Budget Day. As usual, many citizens are waiting to hear what goodies are coming their way this year. Most are focused on Finance Minister Colm Imbert. What, they are asking, will the Finance Minister deliver today?
But some others, not so much. What ball, we untypical Trini cricket fans are asking, will the Prime Minister deliver today? Dead ball, no-ball, wide or googly? What is certain is that it’ll be spin. After all, the answer’s coming from a politician. And politics and spin go together like, well, like West Indies cricket and losing.
I say ‘untypical’ because it is now more than nine days since Dr Keith Rowley’s announcement which spawned our question was made. And, say the cynics, the timing of the PM’s Let’s-try-to-save-West-Indies- cricket statement took account of the time left before Budget Day.
From de time de local government election done, they contend he was probably thinking, most Trinis ent go remember what I say!
So out of an abundance of caution, I provide a little reminder to jog Trini memories.
Speaking in Palo Seco in late July, PM Rowley remarked that “the sport of cricket now is not what it used to be in our territories.” That led him to announce an initiative to attempt to resurrect club cricket in T&T and the region.
He would, he told his audience, seek to provide “not insignificant grants to encourage the creation and sustenance of club cricket in Trinidad and Tobago”.
What form would this initiative take? He proposed, he said, to ask the Finance Minister to create a generous fund to support domestic cricket for three years in the first instance.
He would endeavour, he continued, “to encourage more young people at the primary school level into secondary school and into post-secondary school and create a foundation and increase the management capabilities at the club level and hope that will flow upwards in the sport.”
Worried about our sports administrators’ special brand of self-help, I expressed scepticism about the proposal two months ago. I am no less sceptical now.
More than 90% of the high-level cricket in this country is played south of the Caroni. In yellow Trinidad. Perhaps Petit Valley needs a police station and Santa Cruz street lights. Maybe Manzanilla and Matura need new coastal roads and Morvant/Laventille many more police patrols.
Government schools all over the east-west corridor are certainly in various stages of disrepair.
So even if it’s the PM asking, is Imbert crazy enough to allocate scarce money to some pie-in-the-sky cricketing initiative? To benefit whom? And in a non-election year? Ha!
For me, there is no doubt. I do not expect Dr Rowley to deliver. The answer to the relevant question is dead ball.
The only mention of the proposal in the Finance Minister’s budget speech will say that he simply did not have money to spare. And, even if he did, how could he justify spending it in the way the PM proposed?
So I want to throw out a challenge to the current chairman of the Caricom Sporting Committee. In my view, there is an important cricketing book waiting to be written. For the author of From Mason Hall to White Hall, it may be just what the doctor ordered.
Under the headline I love playing for England—but there are more things in play now Nick Hoult wrote this in The Telegraph last month:
“[…] Mark Wood cannot be questioned for his commitment to the cause when it comes to playing for England… But, at 33 and approaching the final years of his career, he has a dilemma.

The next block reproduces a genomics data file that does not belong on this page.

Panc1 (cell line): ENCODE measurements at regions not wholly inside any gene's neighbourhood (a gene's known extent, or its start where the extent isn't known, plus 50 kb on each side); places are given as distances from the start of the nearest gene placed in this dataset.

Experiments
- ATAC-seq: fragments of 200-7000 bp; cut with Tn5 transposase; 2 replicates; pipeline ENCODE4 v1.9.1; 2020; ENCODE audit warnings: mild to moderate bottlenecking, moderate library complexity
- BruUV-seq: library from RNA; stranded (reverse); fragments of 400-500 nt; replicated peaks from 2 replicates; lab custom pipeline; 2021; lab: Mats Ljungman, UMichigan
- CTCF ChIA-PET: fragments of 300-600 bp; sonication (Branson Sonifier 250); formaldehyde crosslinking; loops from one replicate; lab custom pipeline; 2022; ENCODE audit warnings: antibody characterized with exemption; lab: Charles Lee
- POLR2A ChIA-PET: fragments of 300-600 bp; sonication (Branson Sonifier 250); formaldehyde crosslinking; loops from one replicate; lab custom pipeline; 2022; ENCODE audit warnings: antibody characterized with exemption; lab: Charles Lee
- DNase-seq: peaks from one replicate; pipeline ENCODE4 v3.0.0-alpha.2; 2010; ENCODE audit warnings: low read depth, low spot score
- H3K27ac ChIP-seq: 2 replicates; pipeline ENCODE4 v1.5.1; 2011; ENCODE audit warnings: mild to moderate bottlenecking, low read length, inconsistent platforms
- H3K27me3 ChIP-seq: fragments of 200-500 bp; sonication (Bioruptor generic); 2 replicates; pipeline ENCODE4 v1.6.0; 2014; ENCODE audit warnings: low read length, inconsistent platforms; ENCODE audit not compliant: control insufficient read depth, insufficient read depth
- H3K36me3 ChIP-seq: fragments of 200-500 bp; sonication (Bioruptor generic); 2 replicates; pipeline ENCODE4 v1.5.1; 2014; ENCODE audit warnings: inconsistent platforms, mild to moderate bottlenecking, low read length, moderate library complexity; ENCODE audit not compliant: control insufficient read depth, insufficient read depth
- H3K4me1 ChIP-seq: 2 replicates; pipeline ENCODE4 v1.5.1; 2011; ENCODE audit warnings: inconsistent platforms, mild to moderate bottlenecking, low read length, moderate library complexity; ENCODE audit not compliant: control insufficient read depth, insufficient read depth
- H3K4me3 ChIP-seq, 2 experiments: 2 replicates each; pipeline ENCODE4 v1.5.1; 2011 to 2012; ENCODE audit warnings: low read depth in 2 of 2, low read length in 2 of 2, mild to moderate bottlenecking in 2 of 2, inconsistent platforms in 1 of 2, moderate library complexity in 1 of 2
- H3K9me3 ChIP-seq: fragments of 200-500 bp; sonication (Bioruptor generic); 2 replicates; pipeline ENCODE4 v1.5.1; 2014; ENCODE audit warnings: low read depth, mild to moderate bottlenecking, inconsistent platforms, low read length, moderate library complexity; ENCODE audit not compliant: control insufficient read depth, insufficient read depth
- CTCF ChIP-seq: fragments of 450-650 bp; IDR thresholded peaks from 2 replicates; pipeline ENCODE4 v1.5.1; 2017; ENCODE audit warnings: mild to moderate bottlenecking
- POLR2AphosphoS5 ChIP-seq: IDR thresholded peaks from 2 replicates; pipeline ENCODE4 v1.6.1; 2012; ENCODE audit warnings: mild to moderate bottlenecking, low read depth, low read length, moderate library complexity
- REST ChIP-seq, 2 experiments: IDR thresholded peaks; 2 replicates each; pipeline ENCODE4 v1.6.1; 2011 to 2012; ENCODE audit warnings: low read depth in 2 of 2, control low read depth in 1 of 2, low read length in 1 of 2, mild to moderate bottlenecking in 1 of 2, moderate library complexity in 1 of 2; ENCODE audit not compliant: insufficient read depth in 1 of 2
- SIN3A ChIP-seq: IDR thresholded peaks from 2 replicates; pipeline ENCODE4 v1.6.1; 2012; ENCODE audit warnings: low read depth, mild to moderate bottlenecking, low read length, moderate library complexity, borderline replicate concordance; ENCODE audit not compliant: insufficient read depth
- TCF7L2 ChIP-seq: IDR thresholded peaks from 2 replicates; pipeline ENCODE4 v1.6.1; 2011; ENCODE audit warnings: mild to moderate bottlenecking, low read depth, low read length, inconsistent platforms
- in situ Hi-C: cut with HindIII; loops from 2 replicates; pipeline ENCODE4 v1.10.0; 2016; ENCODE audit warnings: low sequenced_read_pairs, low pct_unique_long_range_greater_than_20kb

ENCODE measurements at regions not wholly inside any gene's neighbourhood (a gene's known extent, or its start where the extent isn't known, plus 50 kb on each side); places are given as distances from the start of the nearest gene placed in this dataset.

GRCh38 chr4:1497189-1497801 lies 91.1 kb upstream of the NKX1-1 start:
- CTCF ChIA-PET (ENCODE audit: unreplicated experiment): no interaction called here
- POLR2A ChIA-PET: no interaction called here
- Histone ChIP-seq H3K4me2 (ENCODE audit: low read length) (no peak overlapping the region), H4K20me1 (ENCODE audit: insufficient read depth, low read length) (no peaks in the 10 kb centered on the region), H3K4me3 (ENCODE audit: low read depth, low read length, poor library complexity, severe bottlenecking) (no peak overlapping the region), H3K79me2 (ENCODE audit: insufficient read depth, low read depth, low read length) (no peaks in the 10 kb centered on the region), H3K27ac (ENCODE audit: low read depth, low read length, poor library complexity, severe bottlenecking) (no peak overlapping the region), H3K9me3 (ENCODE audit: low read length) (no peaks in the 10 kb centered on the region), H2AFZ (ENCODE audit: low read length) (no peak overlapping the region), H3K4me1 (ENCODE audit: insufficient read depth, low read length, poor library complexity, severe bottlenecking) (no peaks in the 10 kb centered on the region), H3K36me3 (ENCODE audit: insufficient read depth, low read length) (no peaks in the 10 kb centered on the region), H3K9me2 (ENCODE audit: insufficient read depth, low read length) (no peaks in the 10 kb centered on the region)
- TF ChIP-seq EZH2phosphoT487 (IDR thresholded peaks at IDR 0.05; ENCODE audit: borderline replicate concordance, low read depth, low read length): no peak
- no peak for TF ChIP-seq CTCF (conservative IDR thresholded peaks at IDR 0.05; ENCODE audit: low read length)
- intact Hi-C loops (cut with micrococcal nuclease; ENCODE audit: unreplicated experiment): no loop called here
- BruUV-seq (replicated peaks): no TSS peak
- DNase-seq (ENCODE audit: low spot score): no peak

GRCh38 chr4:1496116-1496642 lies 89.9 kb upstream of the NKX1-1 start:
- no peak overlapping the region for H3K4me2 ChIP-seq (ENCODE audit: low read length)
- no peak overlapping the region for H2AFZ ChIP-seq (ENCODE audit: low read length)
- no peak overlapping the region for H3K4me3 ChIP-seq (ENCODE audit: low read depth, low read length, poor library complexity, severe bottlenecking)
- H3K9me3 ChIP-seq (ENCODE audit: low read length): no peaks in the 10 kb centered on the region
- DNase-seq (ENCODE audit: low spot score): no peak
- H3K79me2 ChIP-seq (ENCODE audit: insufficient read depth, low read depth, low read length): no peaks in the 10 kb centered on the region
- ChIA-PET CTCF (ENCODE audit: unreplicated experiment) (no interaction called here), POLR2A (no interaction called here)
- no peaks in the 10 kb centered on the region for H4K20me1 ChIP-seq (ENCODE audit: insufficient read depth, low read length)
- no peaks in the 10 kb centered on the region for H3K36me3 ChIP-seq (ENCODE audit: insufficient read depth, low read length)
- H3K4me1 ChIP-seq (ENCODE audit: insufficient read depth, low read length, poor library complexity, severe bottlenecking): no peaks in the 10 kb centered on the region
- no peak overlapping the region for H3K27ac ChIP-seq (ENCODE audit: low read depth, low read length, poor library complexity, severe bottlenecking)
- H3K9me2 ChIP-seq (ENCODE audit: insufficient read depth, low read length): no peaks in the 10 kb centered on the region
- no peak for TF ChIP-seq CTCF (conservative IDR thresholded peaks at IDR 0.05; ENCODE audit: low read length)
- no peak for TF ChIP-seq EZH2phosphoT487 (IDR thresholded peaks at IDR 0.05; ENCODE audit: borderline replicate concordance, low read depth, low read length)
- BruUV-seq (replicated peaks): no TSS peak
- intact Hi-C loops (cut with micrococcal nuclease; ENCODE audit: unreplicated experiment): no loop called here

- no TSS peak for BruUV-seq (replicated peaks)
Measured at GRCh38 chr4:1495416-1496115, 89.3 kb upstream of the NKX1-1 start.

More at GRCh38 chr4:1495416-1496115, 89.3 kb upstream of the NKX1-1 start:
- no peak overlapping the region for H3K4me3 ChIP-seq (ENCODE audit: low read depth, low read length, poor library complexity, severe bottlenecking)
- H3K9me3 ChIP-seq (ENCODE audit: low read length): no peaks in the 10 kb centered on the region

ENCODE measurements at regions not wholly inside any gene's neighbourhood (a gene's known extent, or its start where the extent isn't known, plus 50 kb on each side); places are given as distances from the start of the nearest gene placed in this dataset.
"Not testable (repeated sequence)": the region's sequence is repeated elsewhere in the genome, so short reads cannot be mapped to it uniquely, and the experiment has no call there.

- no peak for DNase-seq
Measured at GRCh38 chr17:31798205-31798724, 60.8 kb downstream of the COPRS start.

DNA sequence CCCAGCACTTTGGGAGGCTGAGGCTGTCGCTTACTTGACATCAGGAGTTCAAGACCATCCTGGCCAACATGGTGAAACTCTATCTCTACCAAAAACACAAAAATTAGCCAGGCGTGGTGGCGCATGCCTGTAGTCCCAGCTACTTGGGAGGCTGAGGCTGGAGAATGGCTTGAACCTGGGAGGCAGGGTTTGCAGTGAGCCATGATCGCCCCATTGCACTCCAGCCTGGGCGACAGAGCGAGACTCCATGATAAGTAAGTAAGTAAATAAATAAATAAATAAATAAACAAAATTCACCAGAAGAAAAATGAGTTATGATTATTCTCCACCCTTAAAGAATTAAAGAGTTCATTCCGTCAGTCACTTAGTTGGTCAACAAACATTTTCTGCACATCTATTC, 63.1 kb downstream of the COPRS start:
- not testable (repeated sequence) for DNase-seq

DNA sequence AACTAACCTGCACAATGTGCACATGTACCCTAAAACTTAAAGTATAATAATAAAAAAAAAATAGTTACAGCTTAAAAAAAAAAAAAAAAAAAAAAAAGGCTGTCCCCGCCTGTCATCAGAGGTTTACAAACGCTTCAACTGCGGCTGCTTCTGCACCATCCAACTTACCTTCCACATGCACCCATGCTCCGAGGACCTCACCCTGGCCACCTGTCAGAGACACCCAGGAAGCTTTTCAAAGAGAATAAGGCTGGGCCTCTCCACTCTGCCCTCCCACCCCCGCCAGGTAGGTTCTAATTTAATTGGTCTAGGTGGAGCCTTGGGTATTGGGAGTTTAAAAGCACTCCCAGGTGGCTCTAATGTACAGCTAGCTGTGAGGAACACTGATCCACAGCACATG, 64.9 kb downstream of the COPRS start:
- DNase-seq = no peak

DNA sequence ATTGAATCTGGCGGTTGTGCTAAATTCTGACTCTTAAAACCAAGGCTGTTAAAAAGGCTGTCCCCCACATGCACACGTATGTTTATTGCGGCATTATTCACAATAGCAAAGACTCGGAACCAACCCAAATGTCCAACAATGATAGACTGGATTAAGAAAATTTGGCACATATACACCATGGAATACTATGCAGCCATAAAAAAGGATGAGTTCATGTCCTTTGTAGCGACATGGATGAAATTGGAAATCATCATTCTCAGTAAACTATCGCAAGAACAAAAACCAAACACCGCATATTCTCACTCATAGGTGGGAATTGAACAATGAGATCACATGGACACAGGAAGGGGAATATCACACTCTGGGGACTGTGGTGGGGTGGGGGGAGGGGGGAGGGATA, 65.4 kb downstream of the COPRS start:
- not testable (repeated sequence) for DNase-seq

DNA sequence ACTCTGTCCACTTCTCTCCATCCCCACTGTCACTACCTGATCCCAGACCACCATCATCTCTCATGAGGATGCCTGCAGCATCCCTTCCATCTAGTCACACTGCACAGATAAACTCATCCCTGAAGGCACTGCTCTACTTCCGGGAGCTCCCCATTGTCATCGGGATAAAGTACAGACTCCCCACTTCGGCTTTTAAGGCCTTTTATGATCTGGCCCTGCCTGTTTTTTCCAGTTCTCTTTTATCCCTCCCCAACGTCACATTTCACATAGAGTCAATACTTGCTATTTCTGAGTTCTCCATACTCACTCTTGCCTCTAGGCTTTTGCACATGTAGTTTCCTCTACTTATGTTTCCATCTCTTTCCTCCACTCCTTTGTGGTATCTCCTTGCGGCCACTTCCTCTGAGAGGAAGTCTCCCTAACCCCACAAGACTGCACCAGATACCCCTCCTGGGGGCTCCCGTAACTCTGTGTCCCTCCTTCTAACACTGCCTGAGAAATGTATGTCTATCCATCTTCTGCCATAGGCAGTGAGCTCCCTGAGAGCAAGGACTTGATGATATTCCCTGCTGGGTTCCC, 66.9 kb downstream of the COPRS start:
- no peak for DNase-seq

“Does he cash in now on the franchise circuit and make the kind of money that will set him up for life, or does he stick with England…?”
Wood, Hoult reports, “has signed a deal to play in the UAE T20 this January for around £500,000. There will be other offers too if he throws in his lot with T20.”
It gave me pause that Hoult was firmly in Woods’ corner. And I found myself instinctively re-examining some of the assessments I have made about our own cricketers over the years.
I began to suspect that Baby Boomers like Dr Rowley and me have been particularly guilty of largely unconscious bias.
We watched enthralled and proud as Clive Lloyd’s and Vivian Richards’ committed Caribbean Cavaliers powered their way up to the top of the world. These heroes, we noted, were largely content to compensate themselves with the intangible rewards that victory after victory brought.
Which is why we lamented how their legacy was later lost as their less-than-successful successors sought to maximize the material returns from their efforts on the field of play.
Late in the 1990s, for instance, newly appointed captain Brian Lara sequestered his team in a London hotel and demanded a pay raise for all and sundry, from captain to cook. For the most part, we condemned him, thinking that, crowned Prince of Port-of-Spain, he had got too big for his breeches. Had he?
What essential differences were there between his actions and the Caribbean Cavaliers’ decision to throw their lot in with Kerry Packer’s World Series Cricket 20 years earlier? Were they not both merely seeking their just deserts?
Dr Hilary Beckles deemed Lara’s arrival on the Test scene as ushering in the Age of the Mercenary. Were we not heavily influenced by that analysis, given the connotations of that word?
Was that not why we were so troubled by Kieron Pollard’s decision to turn down a West Indies retainer contract and ply his trade in the T20 leagues around the world?
Why we silently denounced Nicholas Pooran for deciding to give up the West Indies captaincy the better to serve the franchises lining up for his services?
If From Packer to Pooran corrects the long-standing prejudices colouring our judgement of the 21st century ‘mercenaries’, it may well belatedly trigger the kind of political intervention needed to save regional cricket.
And even if, as I expect, Imbert blanks him today, Keith Christopher Rowley may well write himself into a place in West Indies cricketing lore.